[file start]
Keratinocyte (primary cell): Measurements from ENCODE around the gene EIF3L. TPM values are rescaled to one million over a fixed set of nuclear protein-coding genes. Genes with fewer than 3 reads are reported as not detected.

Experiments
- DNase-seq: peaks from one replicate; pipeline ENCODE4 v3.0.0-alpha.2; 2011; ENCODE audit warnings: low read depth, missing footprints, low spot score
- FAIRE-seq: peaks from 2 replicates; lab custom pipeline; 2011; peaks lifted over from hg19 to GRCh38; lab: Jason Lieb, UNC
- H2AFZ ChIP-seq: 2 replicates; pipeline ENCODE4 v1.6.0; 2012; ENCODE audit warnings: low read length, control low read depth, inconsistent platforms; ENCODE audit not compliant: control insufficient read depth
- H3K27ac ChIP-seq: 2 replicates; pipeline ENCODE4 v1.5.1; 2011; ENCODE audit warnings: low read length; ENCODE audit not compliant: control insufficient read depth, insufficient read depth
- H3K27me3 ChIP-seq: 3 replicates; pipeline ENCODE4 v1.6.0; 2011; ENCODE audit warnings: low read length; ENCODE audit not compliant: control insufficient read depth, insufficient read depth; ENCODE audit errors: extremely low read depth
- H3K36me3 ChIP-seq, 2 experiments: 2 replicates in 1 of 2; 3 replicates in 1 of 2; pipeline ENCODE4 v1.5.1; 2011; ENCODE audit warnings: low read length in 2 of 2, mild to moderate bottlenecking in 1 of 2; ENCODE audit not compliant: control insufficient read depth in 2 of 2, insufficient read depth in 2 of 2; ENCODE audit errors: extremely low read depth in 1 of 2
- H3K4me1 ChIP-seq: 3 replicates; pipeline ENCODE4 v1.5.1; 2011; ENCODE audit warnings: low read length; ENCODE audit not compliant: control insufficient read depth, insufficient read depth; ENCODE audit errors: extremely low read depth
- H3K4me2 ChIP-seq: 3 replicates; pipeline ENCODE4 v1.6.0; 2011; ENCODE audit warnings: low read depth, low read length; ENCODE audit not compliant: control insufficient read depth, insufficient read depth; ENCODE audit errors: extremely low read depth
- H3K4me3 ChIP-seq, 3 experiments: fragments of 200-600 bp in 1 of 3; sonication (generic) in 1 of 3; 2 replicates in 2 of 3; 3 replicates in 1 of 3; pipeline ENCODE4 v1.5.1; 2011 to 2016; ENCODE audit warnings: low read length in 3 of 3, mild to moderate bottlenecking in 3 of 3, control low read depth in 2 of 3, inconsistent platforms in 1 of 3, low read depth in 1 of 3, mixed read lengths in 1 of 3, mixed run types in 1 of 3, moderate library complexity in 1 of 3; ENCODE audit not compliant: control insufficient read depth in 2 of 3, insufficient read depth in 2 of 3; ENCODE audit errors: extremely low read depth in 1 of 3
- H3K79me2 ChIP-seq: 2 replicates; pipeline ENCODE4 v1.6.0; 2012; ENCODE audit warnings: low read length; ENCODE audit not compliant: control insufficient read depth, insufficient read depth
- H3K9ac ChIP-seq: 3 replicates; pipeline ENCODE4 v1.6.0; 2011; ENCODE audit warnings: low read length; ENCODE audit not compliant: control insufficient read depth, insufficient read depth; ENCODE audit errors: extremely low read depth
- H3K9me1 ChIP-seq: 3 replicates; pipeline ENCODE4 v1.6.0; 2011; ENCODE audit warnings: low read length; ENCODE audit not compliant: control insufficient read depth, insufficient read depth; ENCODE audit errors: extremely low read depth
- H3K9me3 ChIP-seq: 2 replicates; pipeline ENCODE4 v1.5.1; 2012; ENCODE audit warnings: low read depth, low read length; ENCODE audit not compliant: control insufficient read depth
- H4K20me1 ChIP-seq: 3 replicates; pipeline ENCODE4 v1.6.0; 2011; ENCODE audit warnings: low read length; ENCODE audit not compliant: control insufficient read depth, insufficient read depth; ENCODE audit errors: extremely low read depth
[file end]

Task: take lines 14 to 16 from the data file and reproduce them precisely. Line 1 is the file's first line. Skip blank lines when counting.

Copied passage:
- H3K9me1 ChIP-seq: 3 replicates; pipeline ENCODE4 v1.6.0; 2011; ENCODE audit warnings: low read length; ENCODE audit not compliant: control insufficient read depth, insufficient read depth; ENCODE audit errors: extremely low read depth
- H3K9me3 ChIP-seq: 2 replicates; pipeline ENCODE4 v1.5.1; 2012; ENCODE audit warnings: low read depth, low read length; ENCODE audit not compliant: control insufficient read depth
- H4K20me1 ChIP-seq: 3 replicates; pipeline ENCODE4 v1.6.0; 2011; ENCODE audit warnings: low read length; ENCODE audit not compliant: control insufficient read depth, insufficient read depth; ENCODE audit errors: extremely low read depth